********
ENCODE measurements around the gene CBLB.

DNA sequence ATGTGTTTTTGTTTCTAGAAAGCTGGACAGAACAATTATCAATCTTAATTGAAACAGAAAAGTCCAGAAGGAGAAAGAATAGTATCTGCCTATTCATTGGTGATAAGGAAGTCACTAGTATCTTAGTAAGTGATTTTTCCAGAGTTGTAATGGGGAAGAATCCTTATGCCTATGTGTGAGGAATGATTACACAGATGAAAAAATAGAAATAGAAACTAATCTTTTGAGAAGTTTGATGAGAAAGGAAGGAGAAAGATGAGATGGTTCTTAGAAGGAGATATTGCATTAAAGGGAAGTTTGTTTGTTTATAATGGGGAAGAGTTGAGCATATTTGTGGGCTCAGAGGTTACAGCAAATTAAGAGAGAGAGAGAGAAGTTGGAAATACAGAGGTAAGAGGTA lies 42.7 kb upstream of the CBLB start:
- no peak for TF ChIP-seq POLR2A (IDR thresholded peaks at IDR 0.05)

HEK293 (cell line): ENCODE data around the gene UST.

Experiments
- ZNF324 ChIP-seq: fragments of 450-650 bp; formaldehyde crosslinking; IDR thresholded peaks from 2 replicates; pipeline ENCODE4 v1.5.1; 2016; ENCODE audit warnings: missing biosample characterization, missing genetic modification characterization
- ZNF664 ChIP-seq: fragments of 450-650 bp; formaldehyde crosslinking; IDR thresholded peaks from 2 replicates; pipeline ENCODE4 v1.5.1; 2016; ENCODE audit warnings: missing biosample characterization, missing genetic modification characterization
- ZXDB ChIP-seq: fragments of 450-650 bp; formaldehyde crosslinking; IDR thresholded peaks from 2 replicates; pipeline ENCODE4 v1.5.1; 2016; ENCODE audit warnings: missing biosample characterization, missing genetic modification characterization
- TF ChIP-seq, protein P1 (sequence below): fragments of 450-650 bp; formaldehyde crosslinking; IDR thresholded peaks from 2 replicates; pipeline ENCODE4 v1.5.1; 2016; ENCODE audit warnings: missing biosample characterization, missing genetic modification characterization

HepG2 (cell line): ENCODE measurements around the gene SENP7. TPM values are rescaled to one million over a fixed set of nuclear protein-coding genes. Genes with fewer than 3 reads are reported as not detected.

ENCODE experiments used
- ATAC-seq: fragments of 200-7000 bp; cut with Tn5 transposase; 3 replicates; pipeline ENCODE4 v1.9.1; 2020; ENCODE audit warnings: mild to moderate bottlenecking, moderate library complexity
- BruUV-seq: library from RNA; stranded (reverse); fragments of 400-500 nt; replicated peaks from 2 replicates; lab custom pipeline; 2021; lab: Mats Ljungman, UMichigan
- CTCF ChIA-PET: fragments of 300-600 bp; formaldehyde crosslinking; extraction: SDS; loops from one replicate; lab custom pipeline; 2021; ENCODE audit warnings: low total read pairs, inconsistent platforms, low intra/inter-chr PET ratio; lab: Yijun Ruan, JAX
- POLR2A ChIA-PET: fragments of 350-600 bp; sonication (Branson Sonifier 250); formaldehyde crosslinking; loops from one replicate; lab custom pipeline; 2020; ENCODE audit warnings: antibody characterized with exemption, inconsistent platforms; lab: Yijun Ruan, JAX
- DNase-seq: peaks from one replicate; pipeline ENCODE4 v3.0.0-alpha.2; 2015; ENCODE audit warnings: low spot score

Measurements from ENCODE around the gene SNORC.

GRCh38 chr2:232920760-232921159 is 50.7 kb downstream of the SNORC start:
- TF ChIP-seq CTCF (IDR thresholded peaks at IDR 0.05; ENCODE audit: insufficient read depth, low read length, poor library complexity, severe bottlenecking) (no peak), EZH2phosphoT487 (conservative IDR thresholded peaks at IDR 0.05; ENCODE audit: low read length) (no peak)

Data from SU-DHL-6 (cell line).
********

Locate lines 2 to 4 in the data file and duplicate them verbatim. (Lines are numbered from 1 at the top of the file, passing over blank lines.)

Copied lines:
DNA sequence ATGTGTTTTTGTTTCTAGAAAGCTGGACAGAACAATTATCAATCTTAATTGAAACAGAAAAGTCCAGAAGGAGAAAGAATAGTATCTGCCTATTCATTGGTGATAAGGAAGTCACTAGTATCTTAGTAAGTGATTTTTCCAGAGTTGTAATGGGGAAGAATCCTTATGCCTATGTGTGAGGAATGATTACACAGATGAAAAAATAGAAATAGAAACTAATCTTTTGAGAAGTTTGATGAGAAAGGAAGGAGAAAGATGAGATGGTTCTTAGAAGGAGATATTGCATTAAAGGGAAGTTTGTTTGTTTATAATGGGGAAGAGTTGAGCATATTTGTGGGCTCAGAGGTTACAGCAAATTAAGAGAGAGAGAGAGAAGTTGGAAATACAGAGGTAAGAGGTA lies 42.7 kb upstream of the CBLB start:
- no peak for TF ChIP-seq POLR2A (IDR thresholded peaks at IDR 0.05)

HEK293 (cell line): ENCODE data around the gene UST.